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Andreas Heyden and his view at the future of the DFL

Bundesliga – connecting with fans worldwide: Andreas Heyden, EVP Digital Innovations – DFL 

In the ever-competitive world of European club football – not to mention an always-on contest for media attention – Germany’s Bundesliga is making the smart use of technology its international point of difference. The league’s organising body, the DFL, is taking control of that process.

“Our business model starts with the glass of the camera lens,” said Andreas Heyden, the DFL’s EVP of digital innovations, in his International Sports Convention presentation, “and ends with the glass of the TV set or the mobile device in the fans’ hands.”

That end-to-end management runs through some four key in-house functions. An internal production company standardises look and feel of global broadcasts and allows radical changes – like vertical video for mobile – to be rolled out unilaterally. Technology arm Sportec Solutions offers capability for data curation and now even officiating. Then there are the operations for content production and creative services, as well as distribution and commercial services.

That is also fundamental to a strategy that seeks to embrace a changing digital world, Heyden explained. Rather than acting as a bundler and seller of media rights, the DFL has begun tailoring its content to its partners’ and fans’ needs.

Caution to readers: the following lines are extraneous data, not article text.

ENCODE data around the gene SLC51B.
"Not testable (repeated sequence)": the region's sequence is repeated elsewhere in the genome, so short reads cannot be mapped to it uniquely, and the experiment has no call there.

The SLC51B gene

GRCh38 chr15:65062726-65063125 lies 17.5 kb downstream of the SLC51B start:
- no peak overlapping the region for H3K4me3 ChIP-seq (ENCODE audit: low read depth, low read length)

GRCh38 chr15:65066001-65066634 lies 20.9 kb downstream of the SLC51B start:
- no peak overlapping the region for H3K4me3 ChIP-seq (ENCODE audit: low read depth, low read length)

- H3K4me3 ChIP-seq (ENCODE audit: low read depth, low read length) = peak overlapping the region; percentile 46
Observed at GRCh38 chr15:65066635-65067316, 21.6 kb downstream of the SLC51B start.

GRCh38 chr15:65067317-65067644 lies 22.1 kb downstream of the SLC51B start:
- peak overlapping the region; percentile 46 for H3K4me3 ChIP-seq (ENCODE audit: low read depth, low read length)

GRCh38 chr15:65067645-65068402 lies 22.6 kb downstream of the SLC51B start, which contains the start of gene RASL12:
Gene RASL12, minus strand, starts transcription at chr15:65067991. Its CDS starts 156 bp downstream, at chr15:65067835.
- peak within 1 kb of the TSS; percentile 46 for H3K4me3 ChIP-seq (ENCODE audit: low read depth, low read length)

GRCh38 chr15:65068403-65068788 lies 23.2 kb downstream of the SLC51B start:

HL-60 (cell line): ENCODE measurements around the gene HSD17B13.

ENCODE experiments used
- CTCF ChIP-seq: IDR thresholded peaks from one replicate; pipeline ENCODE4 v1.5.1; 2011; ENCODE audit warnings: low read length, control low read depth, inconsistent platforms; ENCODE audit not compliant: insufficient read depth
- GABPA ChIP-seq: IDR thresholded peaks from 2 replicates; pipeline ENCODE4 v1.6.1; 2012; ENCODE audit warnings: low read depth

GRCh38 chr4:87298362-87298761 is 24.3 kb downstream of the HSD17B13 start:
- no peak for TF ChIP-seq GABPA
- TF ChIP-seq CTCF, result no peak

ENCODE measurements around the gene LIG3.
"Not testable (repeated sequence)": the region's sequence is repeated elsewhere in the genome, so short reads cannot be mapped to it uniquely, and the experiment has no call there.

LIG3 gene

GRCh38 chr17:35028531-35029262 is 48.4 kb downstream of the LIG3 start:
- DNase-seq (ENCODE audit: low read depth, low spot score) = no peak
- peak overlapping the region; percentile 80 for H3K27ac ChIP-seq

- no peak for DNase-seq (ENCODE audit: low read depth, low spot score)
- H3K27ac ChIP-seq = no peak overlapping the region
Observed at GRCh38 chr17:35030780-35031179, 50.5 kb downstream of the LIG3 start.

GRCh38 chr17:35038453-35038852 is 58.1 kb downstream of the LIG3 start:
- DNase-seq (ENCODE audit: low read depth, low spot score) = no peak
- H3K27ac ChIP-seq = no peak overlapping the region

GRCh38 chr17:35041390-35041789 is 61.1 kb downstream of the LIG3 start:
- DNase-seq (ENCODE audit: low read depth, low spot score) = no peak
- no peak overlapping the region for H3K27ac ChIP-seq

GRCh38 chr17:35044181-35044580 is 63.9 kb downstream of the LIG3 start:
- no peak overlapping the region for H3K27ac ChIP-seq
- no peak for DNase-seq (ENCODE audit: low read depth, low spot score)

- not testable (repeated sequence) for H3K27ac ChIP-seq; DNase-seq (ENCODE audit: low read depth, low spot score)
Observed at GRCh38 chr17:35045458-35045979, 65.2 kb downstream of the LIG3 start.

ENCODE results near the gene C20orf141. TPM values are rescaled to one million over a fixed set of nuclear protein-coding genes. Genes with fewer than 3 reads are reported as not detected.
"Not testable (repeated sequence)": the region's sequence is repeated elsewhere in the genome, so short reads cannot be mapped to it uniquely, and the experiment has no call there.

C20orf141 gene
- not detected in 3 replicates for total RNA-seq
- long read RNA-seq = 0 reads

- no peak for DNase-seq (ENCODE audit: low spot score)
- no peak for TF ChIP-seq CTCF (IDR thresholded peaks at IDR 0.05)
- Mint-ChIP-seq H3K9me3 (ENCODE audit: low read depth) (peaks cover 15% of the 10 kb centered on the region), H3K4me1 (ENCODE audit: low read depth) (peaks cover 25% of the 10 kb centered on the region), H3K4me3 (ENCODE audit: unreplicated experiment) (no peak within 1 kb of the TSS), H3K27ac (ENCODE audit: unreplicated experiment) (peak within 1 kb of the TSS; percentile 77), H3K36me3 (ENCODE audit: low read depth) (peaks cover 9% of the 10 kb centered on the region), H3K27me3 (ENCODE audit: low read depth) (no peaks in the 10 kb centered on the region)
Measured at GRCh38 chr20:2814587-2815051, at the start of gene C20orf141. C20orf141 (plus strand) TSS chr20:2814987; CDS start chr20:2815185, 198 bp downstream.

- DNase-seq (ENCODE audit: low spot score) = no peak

Partnerships are making more things possible with that content. Israel-based WSC supports an AI-powered workflow for automated highlights, which allows clipping not just for individual games but packages across whole seasons – showcasing goals by players from a specific country, for example. Greenfly systems are used to distribute social media posts from each club to a global network of partners.

Cloud services company AWS has been working with the DFL on Bundesliga Matchfacts, an advanced analytics package which processes a billion data points each season to provide “insights that are not available to the eye”. A machine-learning system, ‘trained’ using inputs from 1,000 games, can offer dynamic analysis of team shape, or an impression of the likelihood of a goal within a few minutes.

New projects are emerging all the time. The DFL is planning to make the Virtual Bundesliga professional esports competition, which involves a record 26 clubs in 2021/22, its third official competition brand.

It has also launched a dedicated feed for OTT broadcasters, which can be plugged directly into existing digital infrastructure. Efficiencies have been found there by using the relative latencies of data and video: as data moves much more quickly, an interactive stream can begin preparing reactive content before the viewer has seen a goal being scored.

Heyden described AI, 5G mobile networks and augmented reality (AR) as the “magic triangle” of future innovation, but he believes execution is everything.

“In any kind of technical advancements,” he said, “any kind of innovation, it’s all about the implementation of that technology.”

The league is now exploring the possibilities of shared viewing experiences using AR and Heyden noted that technical innovations can be social innovations in that regard. 5G trials are also underway in German stadiums, bringing the physical and digital together by sending official Bundesliga data directly to fans’ mobile devices. As Heyden pointed out, while these are smartphones today, they could be AR glasses tomorrow.

Visualisations of data like player running speeds and other performance points will be available in real time in the venue, as the Bundesliga emphasises its ambition to create the right experiences for the right platforms.